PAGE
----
I was just asked what was the most interesting tech-related book I've read in the last year and I had to say it was the 5th edition of Elizabeth Castro's Visual QuickStart Guide to HTML. It might not seem inspiring in and of itself, but it's so good I have a copy at home and at work always within arm's reach of my keyboard. It's brilliantly designed (the format of the Visual Quickstart Guides is excellent), extensively indexed, succinct, readable, reliable about warning of browser quirks and incompatibilities, and best of all, so far as I have seen in the 5th edition, error-free.
Sometimes simple usability and reliability is better than all the flashy stuff in the world, especially when it makes it easy for you to understand and apply the really huge potential of XHTML and CSS. I recommend it to anyone who writes HTML, particularly those making the transition from HTML 4.0 to XHTML and those learning CSS. What's best about it? You can pick it up, get the answer you need and get on with your web design fast. If you're getting a reference book everything rests on your ability to find the answer and quickly undestand the answer so you can apply it. This book is a stellar example of just that principle.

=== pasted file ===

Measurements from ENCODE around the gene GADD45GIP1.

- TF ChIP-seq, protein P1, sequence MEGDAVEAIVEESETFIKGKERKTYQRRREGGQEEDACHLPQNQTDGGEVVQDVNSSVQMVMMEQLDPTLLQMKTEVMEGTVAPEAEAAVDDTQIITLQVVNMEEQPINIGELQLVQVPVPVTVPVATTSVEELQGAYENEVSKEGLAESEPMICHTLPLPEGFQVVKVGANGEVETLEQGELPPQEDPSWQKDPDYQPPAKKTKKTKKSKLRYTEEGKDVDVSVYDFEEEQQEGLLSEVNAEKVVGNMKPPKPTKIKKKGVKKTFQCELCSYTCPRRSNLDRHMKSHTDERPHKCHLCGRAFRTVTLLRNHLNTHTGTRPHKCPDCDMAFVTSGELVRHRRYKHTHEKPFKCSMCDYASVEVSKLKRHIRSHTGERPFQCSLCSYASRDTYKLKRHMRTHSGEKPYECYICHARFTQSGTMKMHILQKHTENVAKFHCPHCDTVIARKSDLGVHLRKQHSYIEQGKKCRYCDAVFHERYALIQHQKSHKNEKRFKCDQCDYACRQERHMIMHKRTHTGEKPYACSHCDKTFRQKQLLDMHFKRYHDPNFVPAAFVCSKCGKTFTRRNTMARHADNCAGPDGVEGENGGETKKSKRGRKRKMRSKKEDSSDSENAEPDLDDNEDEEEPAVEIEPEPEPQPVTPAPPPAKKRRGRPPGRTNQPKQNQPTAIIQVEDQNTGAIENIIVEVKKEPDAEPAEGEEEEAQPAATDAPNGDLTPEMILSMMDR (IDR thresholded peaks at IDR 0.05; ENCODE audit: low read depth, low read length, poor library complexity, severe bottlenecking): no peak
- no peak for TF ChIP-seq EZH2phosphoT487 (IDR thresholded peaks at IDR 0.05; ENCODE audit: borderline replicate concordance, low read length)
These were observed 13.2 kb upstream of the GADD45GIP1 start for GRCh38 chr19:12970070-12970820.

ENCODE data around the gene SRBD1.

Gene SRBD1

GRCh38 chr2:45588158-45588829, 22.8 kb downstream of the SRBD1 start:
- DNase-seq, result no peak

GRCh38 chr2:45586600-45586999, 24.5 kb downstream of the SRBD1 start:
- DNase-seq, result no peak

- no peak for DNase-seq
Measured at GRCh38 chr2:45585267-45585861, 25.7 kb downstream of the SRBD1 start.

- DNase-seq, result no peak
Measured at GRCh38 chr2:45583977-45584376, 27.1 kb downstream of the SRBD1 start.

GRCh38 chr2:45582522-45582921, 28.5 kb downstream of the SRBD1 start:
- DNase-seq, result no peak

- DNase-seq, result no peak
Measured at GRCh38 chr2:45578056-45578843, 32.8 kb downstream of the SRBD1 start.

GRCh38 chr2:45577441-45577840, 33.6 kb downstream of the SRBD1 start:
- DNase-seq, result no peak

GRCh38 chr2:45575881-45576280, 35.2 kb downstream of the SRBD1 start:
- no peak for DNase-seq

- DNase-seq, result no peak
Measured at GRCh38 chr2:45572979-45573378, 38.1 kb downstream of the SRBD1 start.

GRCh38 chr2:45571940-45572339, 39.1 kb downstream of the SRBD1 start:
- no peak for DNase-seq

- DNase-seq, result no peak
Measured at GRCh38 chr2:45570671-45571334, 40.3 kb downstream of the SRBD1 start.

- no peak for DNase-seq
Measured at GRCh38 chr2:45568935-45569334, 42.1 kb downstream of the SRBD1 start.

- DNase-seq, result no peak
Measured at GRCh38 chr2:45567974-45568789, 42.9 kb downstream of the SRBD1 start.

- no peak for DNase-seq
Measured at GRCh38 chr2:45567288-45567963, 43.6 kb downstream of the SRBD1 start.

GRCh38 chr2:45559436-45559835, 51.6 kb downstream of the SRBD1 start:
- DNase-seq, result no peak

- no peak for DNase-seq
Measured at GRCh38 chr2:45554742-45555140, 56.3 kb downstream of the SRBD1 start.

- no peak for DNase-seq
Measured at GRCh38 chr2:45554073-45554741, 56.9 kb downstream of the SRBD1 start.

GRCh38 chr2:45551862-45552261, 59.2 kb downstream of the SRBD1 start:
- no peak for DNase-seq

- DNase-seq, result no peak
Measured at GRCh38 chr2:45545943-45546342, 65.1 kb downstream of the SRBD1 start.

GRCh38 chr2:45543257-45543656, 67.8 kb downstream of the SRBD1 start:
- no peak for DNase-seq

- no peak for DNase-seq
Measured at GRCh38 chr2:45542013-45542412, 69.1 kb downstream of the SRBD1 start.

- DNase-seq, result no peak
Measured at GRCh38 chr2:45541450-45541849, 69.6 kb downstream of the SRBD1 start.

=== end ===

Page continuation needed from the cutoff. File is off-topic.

For those just learning HTML and CSS you may wish to also use another more wordy guide to get you started, but I suspect this is the one you'll still be using (and continually buying the new edition of) years down the road.